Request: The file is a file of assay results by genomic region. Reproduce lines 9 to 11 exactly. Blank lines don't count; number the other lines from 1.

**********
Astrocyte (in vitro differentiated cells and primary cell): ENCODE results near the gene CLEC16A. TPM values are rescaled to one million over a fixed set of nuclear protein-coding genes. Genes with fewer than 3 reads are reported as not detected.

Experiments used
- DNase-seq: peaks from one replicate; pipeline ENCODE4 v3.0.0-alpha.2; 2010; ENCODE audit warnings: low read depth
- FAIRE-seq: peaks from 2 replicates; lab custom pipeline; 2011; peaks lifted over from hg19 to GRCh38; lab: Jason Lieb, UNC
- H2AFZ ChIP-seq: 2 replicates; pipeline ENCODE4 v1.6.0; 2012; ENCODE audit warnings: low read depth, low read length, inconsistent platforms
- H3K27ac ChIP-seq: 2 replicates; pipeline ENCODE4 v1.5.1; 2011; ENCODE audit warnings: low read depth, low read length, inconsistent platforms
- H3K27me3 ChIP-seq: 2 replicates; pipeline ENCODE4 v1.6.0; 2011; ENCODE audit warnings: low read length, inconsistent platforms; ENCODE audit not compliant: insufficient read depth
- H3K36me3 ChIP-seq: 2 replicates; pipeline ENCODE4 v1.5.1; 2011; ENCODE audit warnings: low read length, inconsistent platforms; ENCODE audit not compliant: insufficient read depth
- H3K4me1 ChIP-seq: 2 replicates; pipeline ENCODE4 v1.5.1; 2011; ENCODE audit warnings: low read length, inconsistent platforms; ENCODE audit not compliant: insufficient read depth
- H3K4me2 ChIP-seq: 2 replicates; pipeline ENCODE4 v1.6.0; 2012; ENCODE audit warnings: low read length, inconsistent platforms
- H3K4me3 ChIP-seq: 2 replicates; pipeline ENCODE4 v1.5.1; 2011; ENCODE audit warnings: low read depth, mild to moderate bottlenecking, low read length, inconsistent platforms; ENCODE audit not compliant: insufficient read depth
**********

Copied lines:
- H3K4me1 ChIP-seq: 2 replicates; pipeline ENCODE4 v1.5.1; 2011; ENCODE audit warnings: low read length, inconsistent platforms; ENCODE audit not compliant: insufficient read depth
- H3K4me2 ChIP-seq: 2 replicates; pipeline ENCODE4 v1.6.0; 2012; ENCODE audit warnings: low read length, inconsistent platforms
- H3K4me3 ChIP-seq: 2 replicates; pipeline ENCODE4 v1.5.1; 2011; ENCODE audit warnings: low read depth, mild to moderate bottlenecking, low read length, inconsistent platforms; ENCODE audit not compliant: insufficient read depth